Take Me Out to the Ballpark: Top Ten Baseball Stadiums - Page 3
|Fenway Park, Boston (Greater Boston Convention & Visitors Bureau)|
3. Yankee Stadium, New York City
When the Yanks buillt a new state-of-the-art Yankee Stadium to replace their legendary park, the price tag soared to an astronomical $1.5 billion—but if anyone can spend that kind of dough it's the Yankees, the richest team in baseball. They are also one of the most decorated sports teams in the world with 27 World Series titles under their belts. Mock says what he loved most about the original Bronx ballpark was its storied past, and the new stadium took inspiration from its predecessor, boasting similar design elements, like a replica freize that was an original feature of the classic park. While you're there, take the tour and go to Monument Park (reconstructed behind the center-field fences of the new stadium) to see the Miller Huggins and Babe Ruth monuments. Of course, beyond sports, New York City's got it all. Indulge your expensive taste with shopping in SoHo and on Madison Ave., or bargain hunt in Chinatown. Want to see art? No problem. Check out any of the city's slew of world-class museums, the MoMA (the Museum of Modern Art), the Metropolitan Museum of Art, The Guggenheim, and the Whitney. Look up your ancestors on Ellis Island and remember the fallen at Ground Zero. See a musical on Broadway and relax in Central Park. There's nothing you can't do in the Big Apple!
New York City Travel Guide
2. PNC Park, Pittsburgh
Since PNC Park opened in 2001, it has dazzled almost all who enter. The Pittsburgh Pirates might have a losing record, but the city has a winner of a park. "The thing that makes the ballpark great is the way it's positioned. What the architects call the footprint gives you the spectacular view from the seating bowl, especially on the third-base side," Mock says. From the stadium you get a view of the river, the Roberto Clemente bridge, the very impressive skyline, and perhaps best of all, Mount Washington. There are also two incline railroads that ride up and down this hill and you can watch the trains going up and down the hill from your seat in the park. "When it gets dark and the skyline starts to twinkle, it is absolutely spectacular," says Mock. Pittsburgh was home to steel titan and philanthropist Andrew Carnegie, and the city is full of his many contributions including the Carnegie Museum of Art and the Carnegie Museum of Natural History. You can also visit architect Frank Lloyd Wright's famous Fallingwater house (about 1.5 hours outside of town). And, as Pittsburgh played an important role in the abolitionist movement, get a little of American history by visiting homes that served as stops on the Underground Railroad before of after you catch a game at the city's beloved PNC Park.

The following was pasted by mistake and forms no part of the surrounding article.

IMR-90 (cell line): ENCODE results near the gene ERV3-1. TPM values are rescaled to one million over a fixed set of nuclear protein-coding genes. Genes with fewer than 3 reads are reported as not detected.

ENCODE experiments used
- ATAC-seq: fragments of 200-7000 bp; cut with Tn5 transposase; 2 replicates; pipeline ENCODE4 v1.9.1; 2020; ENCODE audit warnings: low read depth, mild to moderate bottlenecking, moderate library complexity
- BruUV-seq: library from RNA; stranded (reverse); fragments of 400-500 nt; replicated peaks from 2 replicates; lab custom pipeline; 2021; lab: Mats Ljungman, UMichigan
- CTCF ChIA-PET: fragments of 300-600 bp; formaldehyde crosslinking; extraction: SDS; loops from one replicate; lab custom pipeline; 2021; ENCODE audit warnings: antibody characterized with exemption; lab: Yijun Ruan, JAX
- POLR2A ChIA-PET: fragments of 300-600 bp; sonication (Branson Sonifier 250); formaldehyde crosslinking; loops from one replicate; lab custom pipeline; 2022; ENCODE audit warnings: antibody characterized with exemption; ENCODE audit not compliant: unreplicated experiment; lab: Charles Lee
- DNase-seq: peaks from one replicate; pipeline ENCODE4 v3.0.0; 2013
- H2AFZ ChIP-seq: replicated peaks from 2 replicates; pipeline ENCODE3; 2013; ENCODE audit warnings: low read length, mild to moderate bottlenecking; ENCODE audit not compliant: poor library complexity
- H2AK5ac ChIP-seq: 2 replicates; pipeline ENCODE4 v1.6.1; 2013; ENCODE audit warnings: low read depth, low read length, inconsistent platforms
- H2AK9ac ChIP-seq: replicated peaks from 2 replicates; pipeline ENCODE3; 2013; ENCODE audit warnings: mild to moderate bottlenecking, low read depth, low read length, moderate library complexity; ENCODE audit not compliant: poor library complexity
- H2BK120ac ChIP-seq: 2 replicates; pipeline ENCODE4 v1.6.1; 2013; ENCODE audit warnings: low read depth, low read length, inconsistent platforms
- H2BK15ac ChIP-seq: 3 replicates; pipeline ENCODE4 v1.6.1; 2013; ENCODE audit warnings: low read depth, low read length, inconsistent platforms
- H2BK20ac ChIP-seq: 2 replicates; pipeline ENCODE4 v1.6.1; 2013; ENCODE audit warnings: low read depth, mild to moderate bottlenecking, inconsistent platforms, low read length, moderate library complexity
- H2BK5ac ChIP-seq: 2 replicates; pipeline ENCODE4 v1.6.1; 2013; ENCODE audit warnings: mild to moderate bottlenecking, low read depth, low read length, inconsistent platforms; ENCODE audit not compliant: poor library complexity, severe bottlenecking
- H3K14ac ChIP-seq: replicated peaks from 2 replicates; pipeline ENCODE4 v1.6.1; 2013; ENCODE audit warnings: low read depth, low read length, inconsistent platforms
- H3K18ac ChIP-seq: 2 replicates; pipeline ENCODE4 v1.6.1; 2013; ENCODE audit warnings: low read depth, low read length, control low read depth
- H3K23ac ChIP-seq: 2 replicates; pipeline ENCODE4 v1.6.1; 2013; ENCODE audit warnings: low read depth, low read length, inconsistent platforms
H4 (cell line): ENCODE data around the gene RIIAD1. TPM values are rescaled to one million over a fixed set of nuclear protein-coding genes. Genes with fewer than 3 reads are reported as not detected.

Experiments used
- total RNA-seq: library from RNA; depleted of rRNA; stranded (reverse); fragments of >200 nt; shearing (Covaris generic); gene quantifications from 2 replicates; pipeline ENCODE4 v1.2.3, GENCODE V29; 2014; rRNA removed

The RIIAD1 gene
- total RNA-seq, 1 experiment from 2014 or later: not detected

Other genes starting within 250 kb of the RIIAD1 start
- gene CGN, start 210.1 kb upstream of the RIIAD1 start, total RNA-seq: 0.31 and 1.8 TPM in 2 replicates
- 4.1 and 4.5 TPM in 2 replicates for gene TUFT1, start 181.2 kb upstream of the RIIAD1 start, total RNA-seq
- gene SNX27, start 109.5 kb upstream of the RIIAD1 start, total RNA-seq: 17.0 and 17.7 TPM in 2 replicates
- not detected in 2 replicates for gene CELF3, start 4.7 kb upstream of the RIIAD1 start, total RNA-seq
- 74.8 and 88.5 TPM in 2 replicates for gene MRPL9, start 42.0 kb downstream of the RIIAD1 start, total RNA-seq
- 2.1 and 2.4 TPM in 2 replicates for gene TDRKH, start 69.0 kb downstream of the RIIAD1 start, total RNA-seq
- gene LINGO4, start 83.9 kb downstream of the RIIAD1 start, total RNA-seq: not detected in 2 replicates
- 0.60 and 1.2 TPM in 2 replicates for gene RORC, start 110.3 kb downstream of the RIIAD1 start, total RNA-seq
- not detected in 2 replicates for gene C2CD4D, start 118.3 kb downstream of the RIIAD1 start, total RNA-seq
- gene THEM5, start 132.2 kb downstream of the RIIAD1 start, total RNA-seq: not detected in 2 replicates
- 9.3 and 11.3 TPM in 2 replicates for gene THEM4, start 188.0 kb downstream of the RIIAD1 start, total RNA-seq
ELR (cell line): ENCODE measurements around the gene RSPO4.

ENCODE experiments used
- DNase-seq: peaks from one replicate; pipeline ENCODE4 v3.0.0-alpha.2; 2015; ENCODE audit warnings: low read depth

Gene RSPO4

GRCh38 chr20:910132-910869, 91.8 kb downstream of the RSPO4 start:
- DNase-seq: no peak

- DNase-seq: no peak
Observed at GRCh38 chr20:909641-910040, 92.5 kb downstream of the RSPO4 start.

Pittsburgh Travel Guide
1. Wrigley Field, Chicago
Since the Red Sox finally won the World Series in 2004, and then again in 2007, the Cubs are officially the most cursed team in Major League Baseball. But Wrigley Field is Mock's absolute favorite parkever. Built in 1914, the park is surrounded by Chicago's Wrigley neighborhood and fits its surroundings beautifully. Mock says the park features high rises and bleachers built right onto the roof. "I'd rather sit there and watch a game than anyplace else in baseball," he says. "The vantage point stretches for miles and miles." Chicago is home to another franchise as well: The White Sox play at the less spectacular U.S. Cellular Field, formerly named Comiskey Park after its original builder. Besides baseball, Chicago, the third biggest city in the country, has a lot to offer. Many of the biggest names in comedy get their start at the Second City Chicago Theater. Check out the unique sounds of Chicago Blues at Blue Chicago, Buddy Guy's Legends, and Chicago's oldest blues club, Kingston Mines. For a dazzling bird's eye view of the city, go to the Sears Tower Skydeck. If you've got kids in tow, or you're curious for knowledge and culture, Chicago has tons of world-class museums, including The Art Institute of Chicago, The Field Museum, The Adler Planetarium, The Museum of Science & Industry, Chicago's Children's Museum, and the spectacular Shedd Aquarium. Think museums are too stuffy and want to stay outdoors? Visit Millennium Park, which features live concerts and art, including the gigantic Cloud Gate sculpture. Stroll Navy Pier, full of great shops and restaurants, and take a ride on the Ferris wheel. Near Navy Pier you can hop on a sightseeing or dining cruise on Lake Michigan. Finally, fill up on good food in Chicago, as the city's known to foodies for everything from deep-dish pizza to fine dining.
Chicago Travel Guide